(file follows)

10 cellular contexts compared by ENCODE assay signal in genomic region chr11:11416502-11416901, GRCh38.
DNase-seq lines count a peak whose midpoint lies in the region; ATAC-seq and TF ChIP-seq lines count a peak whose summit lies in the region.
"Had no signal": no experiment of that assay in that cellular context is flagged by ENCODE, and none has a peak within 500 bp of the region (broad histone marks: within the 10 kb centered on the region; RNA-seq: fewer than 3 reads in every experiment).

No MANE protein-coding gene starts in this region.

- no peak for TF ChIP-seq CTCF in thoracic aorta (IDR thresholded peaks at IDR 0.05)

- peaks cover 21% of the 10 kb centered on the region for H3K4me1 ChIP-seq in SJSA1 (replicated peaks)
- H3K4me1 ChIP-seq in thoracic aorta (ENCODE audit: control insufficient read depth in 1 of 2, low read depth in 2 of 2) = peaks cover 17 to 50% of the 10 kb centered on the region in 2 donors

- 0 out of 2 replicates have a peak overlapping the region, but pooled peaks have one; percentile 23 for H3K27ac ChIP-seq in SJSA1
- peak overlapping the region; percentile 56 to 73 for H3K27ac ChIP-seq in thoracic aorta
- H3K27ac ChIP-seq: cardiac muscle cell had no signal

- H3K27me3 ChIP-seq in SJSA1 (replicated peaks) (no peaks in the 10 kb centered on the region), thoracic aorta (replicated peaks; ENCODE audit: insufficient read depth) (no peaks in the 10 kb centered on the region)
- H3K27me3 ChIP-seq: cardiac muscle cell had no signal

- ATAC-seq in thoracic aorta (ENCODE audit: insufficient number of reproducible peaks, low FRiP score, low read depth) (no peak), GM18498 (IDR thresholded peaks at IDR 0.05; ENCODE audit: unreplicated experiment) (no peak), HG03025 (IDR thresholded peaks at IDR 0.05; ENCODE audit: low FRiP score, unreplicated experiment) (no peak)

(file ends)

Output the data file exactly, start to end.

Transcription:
10 cellular contexts compared by ENCODE assay signal in genomic region chr11:11416502-11416901, GRCh38.
DNase-seq lines count a peak whose midpoint lies in the region; ATAC-seq and TF ChIP-seq lines count a peak whose summit lies in the region.
"Had no signal": no experiment of that assay in that cellular context is flagged by ENCODE, and none has a peak within 500 bp of the region (broad histone marks: within the 10 kb centered on the region; RNA-seq: fewer than 3 reads in every experiment).

No MANE protein-coding gene starts in this region.

- no peak for TF ChIP-seq CTCF in thoracic aorta (IDR thresholded peaks at IDR 0.05)

- peaks cover 21% of the 10 kb centered on the region for H3K4me1 ChIP-seq in SJSA1 (replicated peaks)
- H3K4me1 ChIP-seq in thoracic aorta (ENCODE audit: control insufficient read depth in 1 of 2, low read depth in 2 of 2) = peaks cover 17 to 50% of the 10 kb centered on the region in 2 donors

- 0 out of 2 replicates have a peak overlapping the region, but pooled peaks have one; percentile 23 for H3K27ac ChIP-seq in SJSA1
- peak overlapping the region; percentile 56 to 73 for H3K27ac ChIP-seq in thoracic aorta
- H3K27ac ChIP-seq: cardiac muscle cell had no signal

- H3K27me3 ChIP-seq in SJSA1 (replicated peaks) (no peaks in the 10 kb centered on the region), thoracic aorta (replicated peaks; ENCODE audit: insufficient read depth) (no peaks in the 10 kb centered on the region)
- H3K27me3 ChIP-seq: cardiac muscle cell had no signal

- ATAC-seq in thoracic aorta (ENCODE audit: insufficient number of reproducible peaks, low FRiP score, low read depth) (no peak), GM18498 (IDR thresholded peaks at IDR 0.05; ENCODE audit: unreplicated experiment) (no peak), HG03025 (IDR thresholded peaks at IDR 0.05; ENCODE audit: low FRiP score, unreplicated experiment) (no peak)